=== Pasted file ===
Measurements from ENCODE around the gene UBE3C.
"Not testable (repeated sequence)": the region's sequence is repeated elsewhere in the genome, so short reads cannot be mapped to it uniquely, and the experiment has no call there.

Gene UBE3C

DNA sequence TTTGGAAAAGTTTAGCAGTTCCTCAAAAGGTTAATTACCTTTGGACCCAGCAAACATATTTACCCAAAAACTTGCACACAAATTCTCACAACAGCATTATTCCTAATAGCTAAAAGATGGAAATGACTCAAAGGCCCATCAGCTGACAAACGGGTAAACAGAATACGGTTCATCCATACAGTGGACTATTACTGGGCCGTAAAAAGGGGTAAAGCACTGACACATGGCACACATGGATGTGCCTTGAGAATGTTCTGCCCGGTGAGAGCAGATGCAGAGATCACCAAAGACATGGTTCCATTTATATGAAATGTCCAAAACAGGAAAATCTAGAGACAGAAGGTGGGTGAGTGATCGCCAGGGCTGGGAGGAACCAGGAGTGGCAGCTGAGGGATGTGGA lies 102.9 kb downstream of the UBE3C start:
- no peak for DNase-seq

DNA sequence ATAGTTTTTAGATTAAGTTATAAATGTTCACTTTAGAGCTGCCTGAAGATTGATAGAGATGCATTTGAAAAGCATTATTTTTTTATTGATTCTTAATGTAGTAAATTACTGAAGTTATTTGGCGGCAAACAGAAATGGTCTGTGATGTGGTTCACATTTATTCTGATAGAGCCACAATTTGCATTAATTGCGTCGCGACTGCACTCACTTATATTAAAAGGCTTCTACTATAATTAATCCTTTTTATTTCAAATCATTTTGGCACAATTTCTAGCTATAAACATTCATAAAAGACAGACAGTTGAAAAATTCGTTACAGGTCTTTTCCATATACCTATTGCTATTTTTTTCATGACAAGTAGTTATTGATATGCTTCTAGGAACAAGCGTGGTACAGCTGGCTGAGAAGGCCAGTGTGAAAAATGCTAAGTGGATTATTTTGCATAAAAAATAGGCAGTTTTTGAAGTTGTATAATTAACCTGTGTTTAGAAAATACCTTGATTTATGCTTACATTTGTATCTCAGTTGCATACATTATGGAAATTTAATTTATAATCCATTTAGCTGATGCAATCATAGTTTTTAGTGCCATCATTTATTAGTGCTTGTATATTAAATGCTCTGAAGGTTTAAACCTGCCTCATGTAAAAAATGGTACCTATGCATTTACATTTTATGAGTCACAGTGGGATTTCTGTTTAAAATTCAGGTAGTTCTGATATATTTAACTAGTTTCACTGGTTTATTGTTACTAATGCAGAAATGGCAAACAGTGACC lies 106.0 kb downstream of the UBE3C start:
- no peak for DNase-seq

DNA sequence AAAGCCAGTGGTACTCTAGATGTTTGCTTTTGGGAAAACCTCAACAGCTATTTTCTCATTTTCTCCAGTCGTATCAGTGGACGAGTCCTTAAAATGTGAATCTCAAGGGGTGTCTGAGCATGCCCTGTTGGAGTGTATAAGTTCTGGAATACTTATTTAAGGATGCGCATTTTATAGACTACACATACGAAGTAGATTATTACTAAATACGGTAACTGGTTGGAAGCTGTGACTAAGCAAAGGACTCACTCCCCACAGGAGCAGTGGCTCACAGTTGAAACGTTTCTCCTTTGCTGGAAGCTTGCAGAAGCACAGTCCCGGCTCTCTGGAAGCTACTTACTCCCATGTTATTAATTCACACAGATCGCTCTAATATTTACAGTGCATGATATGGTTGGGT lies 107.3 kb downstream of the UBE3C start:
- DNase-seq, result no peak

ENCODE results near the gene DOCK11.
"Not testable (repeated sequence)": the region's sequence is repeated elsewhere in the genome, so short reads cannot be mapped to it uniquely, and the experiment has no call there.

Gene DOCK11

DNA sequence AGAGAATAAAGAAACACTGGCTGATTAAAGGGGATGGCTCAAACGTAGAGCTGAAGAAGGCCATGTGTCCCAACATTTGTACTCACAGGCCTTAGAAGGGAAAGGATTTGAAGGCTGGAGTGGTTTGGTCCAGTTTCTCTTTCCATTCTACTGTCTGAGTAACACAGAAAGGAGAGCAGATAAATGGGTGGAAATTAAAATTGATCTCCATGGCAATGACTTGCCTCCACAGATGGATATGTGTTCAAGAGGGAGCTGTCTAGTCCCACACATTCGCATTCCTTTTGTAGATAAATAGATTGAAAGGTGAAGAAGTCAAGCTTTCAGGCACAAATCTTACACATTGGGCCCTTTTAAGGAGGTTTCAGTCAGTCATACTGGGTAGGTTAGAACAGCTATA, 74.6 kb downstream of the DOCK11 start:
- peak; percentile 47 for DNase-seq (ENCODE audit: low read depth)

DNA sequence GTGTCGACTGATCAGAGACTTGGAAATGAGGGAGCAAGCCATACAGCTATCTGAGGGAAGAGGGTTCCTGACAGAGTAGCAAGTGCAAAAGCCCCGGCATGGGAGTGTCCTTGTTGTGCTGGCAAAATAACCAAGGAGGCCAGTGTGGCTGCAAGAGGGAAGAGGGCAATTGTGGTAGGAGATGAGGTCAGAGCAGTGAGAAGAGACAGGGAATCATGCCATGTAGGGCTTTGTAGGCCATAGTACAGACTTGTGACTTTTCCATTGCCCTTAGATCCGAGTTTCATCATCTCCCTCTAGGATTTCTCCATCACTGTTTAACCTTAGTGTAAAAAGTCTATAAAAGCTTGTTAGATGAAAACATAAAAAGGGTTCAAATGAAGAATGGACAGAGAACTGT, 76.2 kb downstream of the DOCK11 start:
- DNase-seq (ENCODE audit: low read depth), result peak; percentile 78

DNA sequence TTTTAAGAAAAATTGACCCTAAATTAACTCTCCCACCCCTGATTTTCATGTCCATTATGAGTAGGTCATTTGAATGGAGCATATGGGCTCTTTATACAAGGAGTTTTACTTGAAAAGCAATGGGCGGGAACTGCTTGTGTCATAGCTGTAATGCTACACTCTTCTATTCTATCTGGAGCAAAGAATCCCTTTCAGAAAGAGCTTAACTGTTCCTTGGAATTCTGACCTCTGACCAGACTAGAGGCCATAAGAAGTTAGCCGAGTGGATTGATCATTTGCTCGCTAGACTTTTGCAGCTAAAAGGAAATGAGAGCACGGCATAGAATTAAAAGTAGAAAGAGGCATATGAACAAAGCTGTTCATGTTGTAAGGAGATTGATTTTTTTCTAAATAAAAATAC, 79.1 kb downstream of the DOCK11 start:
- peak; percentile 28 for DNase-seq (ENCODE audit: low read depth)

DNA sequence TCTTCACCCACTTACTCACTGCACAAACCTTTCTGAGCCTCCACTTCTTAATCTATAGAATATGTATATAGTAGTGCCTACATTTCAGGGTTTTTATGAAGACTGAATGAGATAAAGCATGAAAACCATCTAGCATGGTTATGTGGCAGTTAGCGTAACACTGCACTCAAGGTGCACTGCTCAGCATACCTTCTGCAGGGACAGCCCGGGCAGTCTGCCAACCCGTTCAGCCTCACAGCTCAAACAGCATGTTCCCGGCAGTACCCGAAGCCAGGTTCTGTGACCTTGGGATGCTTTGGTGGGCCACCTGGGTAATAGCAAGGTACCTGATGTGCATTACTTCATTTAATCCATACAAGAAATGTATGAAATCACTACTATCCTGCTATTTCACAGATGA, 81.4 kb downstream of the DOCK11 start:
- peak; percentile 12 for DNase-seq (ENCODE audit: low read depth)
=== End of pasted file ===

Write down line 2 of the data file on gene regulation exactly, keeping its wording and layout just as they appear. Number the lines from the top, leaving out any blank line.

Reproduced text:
"Not testable (repeated sequence)": the region's sequence is repeated elsewhere in the genome, so short reads cannot be mapped to it uniquely, and the experiment has no call there.